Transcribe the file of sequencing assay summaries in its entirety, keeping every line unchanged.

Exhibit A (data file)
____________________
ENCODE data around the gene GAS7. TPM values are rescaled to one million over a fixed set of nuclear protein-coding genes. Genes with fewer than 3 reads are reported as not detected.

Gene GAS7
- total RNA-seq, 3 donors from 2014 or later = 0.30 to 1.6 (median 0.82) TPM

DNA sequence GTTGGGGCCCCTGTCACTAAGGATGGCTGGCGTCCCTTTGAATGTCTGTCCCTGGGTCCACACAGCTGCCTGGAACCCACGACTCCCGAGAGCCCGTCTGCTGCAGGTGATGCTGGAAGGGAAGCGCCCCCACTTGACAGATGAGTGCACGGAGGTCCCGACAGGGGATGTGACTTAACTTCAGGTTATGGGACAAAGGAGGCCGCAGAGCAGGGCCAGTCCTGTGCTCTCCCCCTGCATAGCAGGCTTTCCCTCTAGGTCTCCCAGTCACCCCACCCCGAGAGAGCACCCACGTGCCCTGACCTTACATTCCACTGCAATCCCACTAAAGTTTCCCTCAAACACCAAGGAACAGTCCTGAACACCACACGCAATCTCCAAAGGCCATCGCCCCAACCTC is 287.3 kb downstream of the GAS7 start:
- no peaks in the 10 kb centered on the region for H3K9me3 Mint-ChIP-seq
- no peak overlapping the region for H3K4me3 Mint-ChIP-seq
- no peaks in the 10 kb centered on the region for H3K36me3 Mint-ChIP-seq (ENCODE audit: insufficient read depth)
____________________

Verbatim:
ENCODE data around the gene GAS7. TPM values are rescaled to one million over a fixed set of nuclear protein-coding genes. Genes with fewer than 3 reads are reported as not detected.

Gene GAS7
- total RNA-seq, 3 donors from 2014 or later = 0.30 to 1.6 (median 0.82) TPM

DNA sequence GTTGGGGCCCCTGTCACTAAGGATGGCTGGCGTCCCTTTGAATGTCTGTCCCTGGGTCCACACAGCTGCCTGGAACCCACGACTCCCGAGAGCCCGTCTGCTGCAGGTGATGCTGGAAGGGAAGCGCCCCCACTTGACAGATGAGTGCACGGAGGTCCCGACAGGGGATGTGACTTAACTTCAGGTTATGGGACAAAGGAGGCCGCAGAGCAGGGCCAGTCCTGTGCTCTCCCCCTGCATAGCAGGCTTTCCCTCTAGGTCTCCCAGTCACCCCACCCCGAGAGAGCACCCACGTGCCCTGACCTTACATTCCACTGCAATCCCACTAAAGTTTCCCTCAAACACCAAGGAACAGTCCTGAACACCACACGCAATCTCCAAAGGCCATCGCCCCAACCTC is 287.3 kb downstream of the GAS7 start:
- no peaks in the 10 kb centered on the region for H3K9me3 Mint-ChIP-seq
- no peak overlapping the region for H3K4me3 Mint-ChIP-seq
- no peaks in the 10 kb centered on the region for H3K36me3 Mint-ChIP-seq (ENCODE audit: insufficient read depth)